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Berlin officials address ‘spiking crime wave’

The following press release was signed by Mayor Mark Kaczynski, Chief of Police Matthew McNally, Police Commission Chairman Steven Wilson and state representative Donna Veach.

We are aware of the spiking crime wave of car break-ins and thefts that are occurring here in Berlin and across the state. We understand that this rising wave of crime is seriously affecting the citizens in our community. Residents are anxious that they may be victimized next.

To our community, we hear you and are responding to your concerns.

We can tell you that during the past few weeks, your calls for suspicious activities and complaints are being addressed to the best of our ability.

Your complaints are not going unheard, but with what is happening in our town and communities across Connecticut, many of these issues are taking a back seat to more pressing violent criminal activities.

In response to this increased criminal activity, we are fielding special anti-crime patrols during specific high crime activity hours, having all our public safety personnel working extra shifts to get more manpower onto our streets to try and address the tide of vehicle break-ins, stolen vehicles, larcenies, and the subsequent rise in “quality of life” crimes.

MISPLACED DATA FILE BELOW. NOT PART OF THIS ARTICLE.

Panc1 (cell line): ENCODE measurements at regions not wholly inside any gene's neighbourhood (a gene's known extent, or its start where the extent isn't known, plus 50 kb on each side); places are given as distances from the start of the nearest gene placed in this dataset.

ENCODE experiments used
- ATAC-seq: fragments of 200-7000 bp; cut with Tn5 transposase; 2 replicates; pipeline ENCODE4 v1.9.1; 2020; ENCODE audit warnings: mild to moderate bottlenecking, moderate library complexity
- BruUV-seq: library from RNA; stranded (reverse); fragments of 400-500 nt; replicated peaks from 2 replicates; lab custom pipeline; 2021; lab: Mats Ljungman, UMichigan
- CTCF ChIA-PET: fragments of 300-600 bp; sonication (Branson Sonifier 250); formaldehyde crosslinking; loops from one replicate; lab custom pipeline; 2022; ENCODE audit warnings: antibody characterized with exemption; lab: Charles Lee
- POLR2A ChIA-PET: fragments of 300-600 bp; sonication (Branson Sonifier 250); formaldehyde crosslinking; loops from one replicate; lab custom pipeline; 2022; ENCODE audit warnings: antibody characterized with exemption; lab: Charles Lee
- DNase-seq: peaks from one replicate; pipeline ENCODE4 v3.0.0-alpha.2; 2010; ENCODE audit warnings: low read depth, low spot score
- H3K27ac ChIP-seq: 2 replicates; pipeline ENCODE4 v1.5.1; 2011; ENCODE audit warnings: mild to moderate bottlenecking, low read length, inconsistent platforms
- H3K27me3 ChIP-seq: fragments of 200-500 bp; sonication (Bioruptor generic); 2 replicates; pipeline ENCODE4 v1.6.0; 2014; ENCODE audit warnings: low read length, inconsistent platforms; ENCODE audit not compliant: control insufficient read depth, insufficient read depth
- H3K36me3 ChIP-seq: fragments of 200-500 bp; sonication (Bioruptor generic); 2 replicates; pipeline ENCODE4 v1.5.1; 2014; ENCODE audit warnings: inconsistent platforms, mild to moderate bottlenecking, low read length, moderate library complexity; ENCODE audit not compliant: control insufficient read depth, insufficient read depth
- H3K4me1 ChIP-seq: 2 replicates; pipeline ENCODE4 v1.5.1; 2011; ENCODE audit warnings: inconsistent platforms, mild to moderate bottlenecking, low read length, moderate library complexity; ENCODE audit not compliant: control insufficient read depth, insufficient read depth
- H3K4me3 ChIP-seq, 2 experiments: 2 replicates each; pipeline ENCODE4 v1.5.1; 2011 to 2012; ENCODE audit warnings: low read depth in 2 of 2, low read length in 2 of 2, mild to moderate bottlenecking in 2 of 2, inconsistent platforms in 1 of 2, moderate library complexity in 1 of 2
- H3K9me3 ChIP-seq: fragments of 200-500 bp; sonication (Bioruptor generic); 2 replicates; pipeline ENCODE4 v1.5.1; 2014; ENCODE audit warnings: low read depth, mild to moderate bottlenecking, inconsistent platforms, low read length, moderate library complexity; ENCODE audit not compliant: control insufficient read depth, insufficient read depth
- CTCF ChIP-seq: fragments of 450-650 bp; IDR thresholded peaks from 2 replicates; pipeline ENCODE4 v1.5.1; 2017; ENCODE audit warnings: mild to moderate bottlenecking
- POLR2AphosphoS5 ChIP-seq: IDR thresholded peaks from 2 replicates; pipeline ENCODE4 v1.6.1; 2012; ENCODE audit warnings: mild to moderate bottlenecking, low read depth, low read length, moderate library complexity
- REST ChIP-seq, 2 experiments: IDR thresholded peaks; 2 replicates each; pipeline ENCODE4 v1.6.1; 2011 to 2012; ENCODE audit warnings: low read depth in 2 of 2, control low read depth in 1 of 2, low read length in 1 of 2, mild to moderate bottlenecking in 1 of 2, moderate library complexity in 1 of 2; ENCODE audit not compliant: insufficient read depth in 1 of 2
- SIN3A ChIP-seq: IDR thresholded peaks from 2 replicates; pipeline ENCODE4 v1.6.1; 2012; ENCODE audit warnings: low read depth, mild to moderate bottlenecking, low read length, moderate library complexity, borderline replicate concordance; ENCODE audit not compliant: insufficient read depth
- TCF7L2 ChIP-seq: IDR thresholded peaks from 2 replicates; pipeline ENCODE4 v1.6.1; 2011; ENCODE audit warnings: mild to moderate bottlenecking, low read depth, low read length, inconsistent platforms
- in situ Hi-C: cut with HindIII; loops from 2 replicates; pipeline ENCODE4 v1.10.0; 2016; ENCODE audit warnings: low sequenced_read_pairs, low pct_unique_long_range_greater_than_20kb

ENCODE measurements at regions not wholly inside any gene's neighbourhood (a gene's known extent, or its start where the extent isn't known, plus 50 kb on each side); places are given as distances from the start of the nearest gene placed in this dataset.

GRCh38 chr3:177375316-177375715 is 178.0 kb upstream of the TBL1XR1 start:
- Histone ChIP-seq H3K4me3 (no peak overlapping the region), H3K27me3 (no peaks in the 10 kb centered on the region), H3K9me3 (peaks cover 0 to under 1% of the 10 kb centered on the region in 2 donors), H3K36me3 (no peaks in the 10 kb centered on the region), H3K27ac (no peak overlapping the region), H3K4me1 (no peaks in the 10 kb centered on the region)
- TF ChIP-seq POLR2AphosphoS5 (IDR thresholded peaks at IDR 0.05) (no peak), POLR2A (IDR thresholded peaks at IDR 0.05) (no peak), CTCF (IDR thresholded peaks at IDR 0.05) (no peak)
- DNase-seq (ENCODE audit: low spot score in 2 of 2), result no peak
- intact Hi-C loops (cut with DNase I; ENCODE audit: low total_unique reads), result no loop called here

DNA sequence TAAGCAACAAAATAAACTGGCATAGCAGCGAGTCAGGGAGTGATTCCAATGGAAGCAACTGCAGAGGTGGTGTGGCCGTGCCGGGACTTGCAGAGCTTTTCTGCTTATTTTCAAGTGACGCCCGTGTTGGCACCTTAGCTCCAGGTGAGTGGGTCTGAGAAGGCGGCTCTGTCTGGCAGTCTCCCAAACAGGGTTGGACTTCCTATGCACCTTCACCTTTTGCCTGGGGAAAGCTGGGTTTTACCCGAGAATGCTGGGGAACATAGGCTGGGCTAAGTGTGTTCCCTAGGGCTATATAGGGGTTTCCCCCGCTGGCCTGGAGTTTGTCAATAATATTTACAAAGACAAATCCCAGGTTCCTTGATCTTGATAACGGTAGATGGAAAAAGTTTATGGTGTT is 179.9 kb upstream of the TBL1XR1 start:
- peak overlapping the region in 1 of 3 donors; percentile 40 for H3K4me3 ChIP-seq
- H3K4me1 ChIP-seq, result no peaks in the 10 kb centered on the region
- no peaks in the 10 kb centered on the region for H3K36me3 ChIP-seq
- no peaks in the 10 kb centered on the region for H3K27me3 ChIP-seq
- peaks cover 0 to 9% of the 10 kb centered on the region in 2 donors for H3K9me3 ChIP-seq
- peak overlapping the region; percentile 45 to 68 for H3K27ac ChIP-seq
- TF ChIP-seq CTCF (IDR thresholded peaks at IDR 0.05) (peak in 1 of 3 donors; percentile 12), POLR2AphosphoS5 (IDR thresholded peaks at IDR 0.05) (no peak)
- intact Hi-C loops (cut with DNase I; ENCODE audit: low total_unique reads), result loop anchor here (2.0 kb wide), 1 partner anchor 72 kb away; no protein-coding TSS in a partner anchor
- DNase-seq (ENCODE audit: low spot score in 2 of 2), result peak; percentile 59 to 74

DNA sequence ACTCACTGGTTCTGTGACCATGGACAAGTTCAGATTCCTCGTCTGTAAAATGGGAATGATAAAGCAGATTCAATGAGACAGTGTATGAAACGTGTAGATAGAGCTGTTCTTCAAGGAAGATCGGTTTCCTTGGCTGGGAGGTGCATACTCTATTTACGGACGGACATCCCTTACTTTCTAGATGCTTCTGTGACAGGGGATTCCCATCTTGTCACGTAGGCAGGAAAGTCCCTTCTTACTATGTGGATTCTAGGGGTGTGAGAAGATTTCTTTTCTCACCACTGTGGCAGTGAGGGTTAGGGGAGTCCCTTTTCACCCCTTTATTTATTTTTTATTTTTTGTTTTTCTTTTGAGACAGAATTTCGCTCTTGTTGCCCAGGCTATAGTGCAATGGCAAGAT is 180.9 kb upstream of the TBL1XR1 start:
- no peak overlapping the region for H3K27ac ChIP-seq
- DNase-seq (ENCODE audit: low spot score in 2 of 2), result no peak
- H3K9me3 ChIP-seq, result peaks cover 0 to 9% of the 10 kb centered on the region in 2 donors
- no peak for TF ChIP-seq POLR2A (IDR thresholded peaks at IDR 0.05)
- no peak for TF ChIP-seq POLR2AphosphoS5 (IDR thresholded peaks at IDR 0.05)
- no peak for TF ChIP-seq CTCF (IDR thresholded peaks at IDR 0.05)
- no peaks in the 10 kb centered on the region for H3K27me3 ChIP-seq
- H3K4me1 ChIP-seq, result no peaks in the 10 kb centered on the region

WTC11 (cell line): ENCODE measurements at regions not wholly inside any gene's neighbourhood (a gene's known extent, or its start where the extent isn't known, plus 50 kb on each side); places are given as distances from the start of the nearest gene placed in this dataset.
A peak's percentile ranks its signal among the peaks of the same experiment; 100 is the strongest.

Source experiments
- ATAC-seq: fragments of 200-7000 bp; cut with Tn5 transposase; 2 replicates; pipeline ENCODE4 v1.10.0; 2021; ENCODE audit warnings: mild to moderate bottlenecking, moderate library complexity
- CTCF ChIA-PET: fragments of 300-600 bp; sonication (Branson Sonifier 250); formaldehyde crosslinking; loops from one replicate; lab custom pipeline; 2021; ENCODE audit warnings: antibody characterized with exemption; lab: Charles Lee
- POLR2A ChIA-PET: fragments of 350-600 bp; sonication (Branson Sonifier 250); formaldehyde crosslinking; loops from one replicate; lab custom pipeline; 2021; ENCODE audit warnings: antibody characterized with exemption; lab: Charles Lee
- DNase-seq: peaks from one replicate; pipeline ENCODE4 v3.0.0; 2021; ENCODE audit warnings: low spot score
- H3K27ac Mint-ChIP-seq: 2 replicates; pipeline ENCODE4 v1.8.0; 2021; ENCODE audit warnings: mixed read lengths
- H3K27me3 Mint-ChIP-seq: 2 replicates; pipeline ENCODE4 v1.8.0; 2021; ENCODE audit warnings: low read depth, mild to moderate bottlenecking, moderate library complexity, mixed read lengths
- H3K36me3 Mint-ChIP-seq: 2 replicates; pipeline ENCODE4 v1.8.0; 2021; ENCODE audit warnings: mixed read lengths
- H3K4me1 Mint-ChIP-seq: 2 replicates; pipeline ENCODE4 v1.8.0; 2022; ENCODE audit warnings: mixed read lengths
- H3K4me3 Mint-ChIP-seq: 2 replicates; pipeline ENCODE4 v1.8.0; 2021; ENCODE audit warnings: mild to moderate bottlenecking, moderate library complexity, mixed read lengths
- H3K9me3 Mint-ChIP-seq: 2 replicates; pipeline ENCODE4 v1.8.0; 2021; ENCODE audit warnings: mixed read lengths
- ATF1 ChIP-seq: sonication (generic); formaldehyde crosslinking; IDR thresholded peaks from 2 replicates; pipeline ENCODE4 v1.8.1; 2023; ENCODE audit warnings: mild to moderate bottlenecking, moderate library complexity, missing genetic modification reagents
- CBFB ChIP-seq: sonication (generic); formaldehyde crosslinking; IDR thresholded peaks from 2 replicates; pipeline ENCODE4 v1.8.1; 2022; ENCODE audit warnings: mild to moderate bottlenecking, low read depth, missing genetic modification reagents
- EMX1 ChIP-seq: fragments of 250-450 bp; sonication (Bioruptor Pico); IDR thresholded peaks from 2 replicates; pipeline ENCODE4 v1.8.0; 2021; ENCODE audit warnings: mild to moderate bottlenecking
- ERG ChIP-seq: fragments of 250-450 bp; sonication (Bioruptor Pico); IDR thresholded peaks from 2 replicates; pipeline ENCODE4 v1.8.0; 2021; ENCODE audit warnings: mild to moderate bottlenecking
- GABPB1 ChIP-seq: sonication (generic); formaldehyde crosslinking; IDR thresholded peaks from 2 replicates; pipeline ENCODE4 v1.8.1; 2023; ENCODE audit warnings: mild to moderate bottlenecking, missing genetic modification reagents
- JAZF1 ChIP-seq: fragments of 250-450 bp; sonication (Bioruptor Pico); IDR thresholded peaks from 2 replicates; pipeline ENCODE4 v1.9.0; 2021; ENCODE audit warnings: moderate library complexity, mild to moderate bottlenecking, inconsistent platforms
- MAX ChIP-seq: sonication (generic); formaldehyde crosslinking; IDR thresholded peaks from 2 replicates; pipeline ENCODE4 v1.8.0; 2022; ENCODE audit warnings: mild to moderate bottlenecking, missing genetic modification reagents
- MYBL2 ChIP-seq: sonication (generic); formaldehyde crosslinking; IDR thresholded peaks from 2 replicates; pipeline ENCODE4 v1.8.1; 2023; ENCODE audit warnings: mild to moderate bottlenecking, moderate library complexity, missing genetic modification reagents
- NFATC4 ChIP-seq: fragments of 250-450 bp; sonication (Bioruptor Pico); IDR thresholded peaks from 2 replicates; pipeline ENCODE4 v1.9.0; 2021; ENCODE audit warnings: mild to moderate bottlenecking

Mental health calls for service have also increased and our personnel must spend more time with these responses, which takes away from patrol time. However, when personnel staffing permits, we are shifting from being reactive to a more community service type response to these complaints.

Like all Connecticut law enforcement agencies, we are held back by the response restrictions placed on policing practices by our state legislature.

Gone are the days of police engaging in fleeing suspect pursuits for minor offenses and property crimes. To be frank, with the reduction of police qualified immunity protection, officers are erring on the side of caution, with regard to liability, which in turn is restraining their response to calls for service.

There have also been many changes to the juvenile justice system here in our state over the past years, that have changed how law enforcement can respond to offenses committed by juvenile offenders and the consequences for their actions. Much of the current crime wave hitting our community is being perpetrated by “juveniles.”

Although our response to this crime spike is very proactive, our response is tempered by the above restrictions placed upon the police by the Connecticut legislature.

Despite the restrictions we believe that the above-mentioned patrols and policy changes will allow us to combat the crime issues here in Berlin.

Finally, our advice to residents is to keep calling the police. Call us immediately when you observe suspicious behavior. We value and need your assistance. It takes a strong community/policing partnership to keep a community safe. By working together, we will all win with a vibrant and peaceful Berlin.


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